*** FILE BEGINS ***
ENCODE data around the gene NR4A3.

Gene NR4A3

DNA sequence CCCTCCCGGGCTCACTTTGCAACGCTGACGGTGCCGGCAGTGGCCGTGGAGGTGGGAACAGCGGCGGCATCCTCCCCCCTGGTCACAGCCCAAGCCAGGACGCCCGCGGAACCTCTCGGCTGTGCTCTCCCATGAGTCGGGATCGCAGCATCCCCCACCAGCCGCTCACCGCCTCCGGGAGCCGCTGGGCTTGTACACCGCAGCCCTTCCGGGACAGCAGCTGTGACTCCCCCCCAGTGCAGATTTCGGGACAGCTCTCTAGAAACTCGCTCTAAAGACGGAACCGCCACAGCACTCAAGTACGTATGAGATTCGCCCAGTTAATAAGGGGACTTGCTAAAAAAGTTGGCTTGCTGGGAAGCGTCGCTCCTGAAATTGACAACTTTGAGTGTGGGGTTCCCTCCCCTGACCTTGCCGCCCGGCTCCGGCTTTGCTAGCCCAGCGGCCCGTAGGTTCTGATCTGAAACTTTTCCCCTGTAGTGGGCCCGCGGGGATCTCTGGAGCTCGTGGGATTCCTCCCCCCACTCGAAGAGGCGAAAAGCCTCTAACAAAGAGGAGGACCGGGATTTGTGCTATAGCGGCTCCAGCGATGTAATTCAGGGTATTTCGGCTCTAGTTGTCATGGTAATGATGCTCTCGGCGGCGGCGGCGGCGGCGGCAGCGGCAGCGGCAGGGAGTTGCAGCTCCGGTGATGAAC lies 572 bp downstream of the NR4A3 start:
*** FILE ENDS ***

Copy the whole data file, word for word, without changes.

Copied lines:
ENCODE data around the gene NR4A3.

Gene NR4A3

DNA sequence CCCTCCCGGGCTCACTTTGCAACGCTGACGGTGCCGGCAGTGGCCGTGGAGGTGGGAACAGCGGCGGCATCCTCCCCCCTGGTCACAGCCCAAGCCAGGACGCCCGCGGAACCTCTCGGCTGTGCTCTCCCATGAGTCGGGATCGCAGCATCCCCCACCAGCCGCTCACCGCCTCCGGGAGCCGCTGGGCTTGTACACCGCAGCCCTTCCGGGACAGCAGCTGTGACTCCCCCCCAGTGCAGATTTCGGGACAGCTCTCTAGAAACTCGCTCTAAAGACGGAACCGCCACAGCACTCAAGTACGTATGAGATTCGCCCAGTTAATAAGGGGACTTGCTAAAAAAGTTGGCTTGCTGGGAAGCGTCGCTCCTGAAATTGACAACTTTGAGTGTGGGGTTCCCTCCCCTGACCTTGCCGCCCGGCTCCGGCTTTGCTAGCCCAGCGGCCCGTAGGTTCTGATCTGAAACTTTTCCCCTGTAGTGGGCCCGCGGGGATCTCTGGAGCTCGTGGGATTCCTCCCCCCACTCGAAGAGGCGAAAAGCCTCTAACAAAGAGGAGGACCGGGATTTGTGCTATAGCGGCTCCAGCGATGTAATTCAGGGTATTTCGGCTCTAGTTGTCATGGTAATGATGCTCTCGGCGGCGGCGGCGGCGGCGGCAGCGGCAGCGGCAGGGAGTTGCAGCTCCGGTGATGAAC lies 572 bp downstream of the NR4A3 start: